Myasthenia etc

Myasthenia Gravis (MG) and Lambert-Eaton Myasthenic Syndrome (LEMS)


  • Both are disorders at the neuromuscular junction
  • MG affects the post-synaptic cleft at the acetylcholine receptor
  • LEMS affects the pre-synaptic cleft at the calcium channels



  • Double vision, ptosis, dysarthria, dysphagia
  • Dyspnea looks different than in other conditions: air hunger, usually also with dysphagia
  • Initially, the patient may not look sick or distressed, but may have a short inspiratory time or difficulty speaking in complete sentences due to shallow breathing
  • Most pts have a known history of myasthenia, but up to 20% present initially with crisis




  • Exam: Look closely for ptosis, nasal speech, weak neck flexion/extension (same nerve roots as diaphragm), interrupted speech to take extra breaths
  • These patients do not exhibit “huffing and puffing” work of breathing in the way that pts with COPD/asthma exacerbations or post exercise may look
    • Patients with NMJ disease can go from talking to intubated within several hours!
    • LEMS: less ocular weakness, but do have extremity weakness and absent reflexes. Many cases are paraneoplastic (classically small cell carcinoma of the lung)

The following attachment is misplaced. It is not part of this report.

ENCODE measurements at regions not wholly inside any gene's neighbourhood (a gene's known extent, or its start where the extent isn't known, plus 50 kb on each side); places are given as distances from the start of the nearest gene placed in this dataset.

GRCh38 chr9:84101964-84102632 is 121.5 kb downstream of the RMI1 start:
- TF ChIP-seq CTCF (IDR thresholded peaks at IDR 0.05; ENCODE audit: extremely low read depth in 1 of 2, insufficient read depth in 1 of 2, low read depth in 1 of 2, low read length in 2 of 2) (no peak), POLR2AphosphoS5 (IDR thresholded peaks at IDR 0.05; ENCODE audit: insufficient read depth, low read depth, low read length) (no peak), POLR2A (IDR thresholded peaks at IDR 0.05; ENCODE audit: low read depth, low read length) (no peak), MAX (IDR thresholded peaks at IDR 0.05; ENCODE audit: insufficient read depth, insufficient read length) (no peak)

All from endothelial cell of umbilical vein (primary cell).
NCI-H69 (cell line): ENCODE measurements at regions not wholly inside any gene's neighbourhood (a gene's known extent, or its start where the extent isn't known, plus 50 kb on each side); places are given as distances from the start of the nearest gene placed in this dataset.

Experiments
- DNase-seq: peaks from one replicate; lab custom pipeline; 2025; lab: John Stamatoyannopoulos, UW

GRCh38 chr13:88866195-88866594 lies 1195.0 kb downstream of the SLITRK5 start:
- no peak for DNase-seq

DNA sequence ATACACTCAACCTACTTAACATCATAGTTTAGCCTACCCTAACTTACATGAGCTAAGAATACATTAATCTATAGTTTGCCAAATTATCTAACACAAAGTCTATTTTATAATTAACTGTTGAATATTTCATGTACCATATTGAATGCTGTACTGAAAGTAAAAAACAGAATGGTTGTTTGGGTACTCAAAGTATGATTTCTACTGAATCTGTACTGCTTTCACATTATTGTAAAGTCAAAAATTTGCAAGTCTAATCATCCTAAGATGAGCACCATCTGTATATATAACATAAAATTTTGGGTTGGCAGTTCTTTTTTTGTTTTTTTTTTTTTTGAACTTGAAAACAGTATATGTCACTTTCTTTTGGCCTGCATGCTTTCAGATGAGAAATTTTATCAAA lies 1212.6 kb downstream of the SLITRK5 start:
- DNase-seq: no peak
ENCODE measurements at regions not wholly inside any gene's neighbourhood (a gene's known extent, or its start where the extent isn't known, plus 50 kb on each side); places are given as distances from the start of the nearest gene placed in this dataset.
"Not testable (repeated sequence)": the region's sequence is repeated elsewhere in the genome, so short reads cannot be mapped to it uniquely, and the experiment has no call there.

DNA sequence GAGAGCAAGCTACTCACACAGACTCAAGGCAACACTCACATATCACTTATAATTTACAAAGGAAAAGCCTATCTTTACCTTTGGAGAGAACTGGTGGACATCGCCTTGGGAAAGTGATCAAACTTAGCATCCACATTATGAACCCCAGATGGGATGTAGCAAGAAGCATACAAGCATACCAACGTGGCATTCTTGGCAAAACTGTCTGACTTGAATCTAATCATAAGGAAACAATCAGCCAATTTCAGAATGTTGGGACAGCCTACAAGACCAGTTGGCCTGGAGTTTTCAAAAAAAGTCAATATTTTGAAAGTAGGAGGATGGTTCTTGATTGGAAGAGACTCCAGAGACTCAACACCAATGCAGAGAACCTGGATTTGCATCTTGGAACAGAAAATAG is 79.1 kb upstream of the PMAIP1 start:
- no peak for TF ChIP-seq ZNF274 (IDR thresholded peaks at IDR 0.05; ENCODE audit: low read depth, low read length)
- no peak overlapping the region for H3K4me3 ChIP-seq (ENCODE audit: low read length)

• Pulmonary compromise is very rare in LEMS
  • EMG/NCS - MG will show decremental response to rapid stim, and single fiber EMG (gold standard) can be done. SFEMG cannot be done in ICU settings due to electrical artifact
  • Myasthenia antibody panels can be ordered (send prior to IVIG/PLEX being given)
  • Chest CT -> looking for thymic hyperplasia



  • NIF (negative inspiratory force, a measurement of diaphragmatic strength; normal is < -60) at baseline on arrival and then Q4-6H
    • If getting below -30 consider elective intubation, certainly ICU
    • Can see NIF under flowsheets on Epic
    • Some pts’ effort can be impaired resulting in poor NIF values
  • IVIG or PLEX -> both have similar supportive evidence; IVIG is usually easier to do
    • PLEX has the risks you would expect with dialysis (e.g. fluid shifts) and coagulopathy
    • IVIG -> have to check IgA levels (deficiency is a rare cause of anaphylaxis) and can increase risk of DVT, has risk of aseptic meningitis and provides and significant fluid load so not ideal for pts with CHF
  • Steroids are also usually up-titrated SLOWLY (by 10-20 mg prednisone daily, not much more of an increase) and pyridostigmine is continued
  • Rapid increases in steroids can worsen patients with MG
  • Too much pyridostigmine can make patients worse, so for those doing poorly on >90 mg per dose, consider lowering the dose
  • Treat underlying causes of exacerbations: usually infections or other toxic/metabolic insults
  • Remove/avoid exacerbating medications: fluoroquinolones, aminoglycosides, beta blockers, and magnesium
  • LEMS: 3,4-diaminopyridine and can respond to IVIG or pyridostigmine